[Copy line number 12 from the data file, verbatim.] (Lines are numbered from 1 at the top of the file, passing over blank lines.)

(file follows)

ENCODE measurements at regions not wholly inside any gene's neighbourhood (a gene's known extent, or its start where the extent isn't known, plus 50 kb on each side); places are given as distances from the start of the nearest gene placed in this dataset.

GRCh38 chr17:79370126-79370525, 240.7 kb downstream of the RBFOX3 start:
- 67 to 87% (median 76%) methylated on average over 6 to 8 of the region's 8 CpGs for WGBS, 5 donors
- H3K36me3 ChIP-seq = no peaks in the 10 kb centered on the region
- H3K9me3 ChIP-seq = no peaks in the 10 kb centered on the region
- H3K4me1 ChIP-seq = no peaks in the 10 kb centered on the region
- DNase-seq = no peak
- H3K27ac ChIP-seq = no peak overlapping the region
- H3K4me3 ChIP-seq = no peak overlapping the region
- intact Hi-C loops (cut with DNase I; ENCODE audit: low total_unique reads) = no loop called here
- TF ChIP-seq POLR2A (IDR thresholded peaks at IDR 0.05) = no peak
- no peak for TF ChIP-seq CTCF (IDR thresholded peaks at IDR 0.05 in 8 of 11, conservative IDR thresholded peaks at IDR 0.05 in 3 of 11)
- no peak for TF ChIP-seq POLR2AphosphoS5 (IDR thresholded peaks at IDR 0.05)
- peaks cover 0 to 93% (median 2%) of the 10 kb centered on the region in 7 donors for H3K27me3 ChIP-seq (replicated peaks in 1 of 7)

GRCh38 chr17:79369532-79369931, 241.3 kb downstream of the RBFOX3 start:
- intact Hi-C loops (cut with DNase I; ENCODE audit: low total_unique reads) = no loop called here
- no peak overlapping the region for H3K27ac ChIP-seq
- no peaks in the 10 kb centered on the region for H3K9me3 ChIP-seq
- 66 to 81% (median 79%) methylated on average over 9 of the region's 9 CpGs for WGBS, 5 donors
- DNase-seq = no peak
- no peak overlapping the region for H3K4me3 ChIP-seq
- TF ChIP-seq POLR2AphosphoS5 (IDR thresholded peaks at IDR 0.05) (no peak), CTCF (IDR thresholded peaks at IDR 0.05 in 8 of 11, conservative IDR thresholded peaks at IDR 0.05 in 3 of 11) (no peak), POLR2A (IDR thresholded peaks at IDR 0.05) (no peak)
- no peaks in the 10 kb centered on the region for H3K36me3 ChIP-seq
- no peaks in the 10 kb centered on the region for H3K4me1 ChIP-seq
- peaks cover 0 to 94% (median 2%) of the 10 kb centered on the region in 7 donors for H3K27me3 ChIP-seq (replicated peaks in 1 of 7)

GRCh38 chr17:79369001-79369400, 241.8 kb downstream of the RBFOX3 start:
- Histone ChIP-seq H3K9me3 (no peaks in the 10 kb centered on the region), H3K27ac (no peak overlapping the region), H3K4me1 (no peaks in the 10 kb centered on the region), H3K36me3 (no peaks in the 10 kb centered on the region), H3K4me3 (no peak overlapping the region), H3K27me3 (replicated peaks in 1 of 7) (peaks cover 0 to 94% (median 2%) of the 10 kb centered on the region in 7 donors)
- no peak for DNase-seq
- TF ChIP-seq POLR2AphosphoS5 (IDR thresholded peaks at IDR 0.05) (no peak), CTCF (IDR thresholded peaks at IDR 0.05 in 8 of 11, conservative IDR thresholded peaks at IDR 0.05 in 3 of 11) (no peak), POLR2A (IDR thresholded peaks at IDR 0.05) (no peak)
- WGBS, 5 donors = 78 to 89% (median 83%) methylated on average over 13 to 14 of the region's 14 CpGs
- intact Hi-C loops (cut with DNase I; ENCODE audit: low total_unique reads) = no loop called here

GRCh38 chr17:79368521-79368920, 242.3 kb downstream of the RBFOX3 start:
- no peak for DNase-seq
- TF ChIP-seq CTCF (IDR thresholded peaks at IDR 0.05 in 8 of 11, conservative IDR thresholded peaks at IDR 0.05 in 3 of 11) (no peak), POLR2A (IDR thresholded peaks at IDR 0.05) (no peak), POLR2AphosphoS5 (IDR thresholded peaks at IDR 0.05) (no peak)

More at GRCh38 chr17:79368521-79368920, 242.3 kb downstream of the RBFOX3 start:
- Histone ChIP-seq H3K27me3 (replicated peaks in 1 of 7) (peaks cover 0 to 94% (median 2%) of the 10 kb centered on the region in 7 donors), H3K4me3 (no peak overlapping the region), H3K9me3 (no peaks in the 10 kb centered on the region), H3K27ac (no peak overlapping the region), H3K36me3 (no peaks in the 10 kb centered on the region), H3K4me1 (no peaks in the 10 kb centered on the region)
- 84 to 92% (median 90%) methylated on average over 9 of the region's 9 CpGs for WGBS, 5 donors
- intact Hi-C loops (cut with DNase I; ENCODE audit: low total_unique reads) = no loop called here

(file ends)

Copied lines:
- no peak for TF ChIP-seq CTCF (IDR thresholded peaks at IDR 0.05 in 8 of 11, conservative IDR thresholded peaks at IDR 0.05 in 3 of 11)